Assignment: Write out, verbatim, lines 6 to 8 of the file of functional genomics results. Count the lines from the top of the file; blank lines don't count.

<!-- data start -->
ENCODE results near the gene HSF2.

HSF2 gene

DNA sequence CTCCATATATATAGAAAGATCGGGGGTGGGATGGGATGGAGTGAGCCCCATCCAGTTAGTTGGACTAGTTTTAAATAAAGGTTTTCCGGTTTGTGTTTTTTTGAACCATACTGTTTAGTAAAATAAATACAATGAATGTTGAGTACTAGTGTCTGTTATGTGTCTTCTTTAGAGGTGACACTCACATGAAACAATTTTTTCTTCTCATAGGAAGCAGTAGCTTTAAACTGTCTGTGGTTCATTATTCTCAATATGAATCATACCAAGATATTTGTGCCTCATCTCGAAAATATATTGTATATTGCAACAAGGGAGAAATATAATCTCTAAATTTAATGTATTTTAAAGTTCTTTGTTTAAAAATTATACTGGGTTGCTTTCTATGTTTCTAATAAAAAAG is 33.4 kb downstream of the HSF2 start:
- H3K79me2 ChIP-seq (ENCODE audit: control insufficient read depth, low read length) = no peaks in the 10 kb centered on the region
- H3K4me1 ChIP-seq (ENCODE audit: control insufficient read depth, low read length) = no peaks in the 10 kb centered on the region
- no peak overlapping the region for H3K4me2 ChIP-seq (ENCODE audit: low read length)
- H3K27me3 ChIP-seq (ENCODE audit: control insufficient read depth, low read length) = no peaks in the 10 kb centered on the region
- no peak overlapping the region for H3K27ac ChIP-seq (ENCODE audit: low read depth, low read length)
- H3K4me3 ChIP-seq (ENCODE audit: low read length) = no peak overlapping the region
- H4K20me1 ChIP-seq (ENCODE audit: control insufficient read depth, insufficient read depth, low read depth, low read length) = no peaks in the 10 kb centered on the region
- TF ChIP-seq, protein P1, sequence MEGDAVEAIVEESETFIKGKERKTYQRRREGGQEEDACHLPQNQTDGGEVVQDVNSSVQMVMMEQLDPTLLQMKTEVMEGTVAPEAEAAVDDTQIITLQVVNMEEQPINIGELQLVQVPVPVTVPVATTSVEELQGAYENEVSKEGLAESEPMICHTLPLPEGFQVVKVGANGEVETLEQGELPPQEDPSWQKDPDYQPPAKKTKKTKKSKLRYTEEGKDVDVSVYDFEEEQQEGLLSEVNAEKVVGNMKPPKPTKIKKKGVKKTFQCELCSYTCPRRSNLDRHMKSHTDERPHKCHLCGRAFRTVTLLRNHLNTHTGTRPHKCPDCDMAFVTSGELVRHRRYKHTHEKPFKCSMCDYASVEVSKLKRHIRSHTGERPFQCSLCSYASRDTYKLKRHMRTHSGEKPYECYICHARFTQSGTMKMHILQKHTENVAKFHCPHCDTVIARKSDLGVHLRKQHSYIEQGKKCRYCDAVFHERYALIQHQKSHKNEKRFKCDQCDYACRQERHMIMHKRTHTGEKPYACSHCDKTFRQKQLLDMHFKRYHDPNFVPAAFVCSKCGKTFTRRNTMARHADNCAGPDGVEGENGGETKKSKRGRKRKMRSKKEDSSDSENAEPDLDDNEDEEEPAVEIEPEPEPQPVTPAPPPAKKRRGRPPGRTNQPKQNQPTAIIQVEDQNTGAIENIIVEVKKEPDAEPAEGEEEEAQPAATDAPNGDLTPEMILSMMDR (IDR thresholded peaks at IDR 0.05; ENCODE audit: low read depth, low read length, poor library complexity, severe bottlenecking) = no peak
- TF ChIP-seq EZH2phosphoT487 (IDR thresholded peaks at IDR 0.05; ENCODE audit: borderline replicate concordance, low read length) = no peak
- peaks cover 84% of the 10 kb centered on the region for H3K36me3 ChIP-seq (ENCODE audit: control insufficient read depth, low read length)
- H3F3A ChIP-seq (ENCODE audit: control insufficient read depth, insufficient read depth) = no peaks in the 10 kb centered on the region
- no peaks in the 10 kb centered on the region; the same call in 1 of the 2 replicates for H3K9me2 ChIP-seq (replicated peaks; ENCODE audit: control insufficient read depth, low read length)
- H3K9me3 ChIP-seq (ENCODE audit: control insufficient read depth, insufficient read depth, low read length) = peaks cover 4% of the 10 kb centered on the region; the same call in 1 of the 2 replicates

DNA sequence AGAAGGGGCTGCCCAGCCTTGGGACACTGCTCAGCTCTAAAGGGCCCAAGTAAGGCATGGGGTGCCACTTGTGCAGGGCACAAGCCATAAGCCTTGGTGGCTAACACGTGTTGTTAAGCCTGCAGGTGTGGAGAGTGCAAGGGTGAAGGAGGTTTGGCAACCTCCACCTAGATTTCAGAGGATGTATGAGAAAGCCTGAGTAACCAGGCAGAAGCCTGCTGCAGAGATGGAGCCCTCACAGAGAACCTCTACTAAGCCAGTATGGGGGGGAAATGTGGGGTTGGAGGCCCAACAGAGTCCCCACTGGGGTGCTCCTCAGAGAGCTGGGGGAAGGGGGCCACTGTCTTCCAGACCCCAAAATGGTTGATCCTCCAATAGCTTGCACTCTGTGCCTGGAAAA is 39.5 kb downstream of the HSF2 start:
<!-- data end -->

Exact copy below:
- no peak overlapping the region for H3K4me2 ChIP-seq (ENCODE audit: low read length)
- H3K27me3 ChIP-seq (ENCODE audit: control insufficient read depth, low read length) = no peaks in the 10 kb centered on the region
- no peak overlapping the region for H3K27ac ChIP-seq (ENCODE audit: low read depth, low read length)